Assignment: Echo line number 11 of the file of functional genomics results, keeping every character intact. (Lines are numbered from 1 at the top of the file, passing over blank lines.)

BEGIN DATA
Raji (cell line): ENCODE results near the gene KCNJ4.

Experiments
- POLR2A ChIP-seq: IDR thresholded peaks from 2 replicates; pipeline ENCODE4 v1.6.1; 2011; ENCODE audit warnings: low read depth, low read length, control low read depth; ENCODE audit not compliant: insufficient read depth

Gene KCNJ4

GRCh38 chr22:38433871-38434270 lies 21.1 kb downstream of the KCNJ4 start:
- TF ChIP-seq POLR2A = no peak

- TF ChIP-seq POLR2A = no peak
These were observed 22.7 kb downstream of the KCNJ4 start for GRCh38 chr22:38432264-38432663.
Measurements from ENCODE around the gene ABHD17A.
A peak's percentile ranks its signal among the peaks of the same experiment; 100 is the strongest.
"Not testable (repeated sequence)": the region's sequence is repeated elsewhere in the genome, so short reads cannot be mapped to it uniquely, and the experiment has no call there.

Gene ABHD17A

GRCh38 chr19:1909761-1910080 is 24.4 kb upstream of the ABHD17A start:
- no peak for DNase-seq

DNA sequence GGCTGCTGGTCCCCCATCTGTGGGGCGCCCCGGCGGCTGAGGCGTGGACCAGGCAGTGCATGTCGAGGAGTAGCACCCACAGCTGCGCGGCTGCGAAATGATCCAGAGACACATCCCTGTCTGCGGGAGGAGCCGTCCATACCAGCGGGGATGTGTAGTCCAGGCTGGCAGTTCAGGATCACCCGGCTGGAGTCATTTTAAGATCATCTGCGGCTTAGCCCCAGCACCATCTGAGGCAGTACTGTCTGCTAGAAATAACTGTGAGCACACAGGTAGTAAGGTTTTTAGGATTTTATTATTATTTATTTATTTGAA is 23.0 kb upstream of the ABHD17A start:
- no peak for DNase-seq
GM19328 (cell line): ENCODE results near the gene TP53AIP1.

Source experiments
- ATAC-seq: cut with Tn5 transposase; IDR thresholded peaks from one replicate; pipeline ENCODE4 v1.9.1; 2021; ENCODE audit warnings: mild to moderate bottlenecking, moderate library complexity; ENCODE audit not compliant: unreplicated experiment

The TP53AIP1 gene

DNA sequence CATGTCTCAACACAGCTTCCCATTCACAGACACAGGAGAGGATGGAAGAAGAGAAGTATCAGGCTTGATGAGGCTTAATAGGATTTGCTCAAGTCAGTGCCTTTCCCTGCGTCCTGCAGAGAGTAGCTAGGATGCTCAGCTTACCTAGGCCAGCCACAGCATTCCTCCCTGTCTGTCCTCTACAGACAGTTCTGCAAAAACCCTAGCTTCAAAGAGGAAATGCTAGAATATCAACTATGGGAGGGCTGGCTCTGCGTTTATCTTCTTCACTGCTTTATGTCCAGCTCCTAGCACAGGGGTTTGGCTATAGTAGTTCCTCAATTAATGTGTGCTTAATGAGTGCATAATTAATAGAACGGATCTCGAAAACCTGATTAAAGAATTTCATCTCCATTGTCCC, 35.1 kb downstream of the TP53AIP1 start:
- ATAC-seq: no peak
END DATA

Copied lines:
"Not testable (repeated sequence)": the region's sequence is repeated elsewhere in the genome, so short reads cannot be mapped to it uniquely, and the experiment has no call there.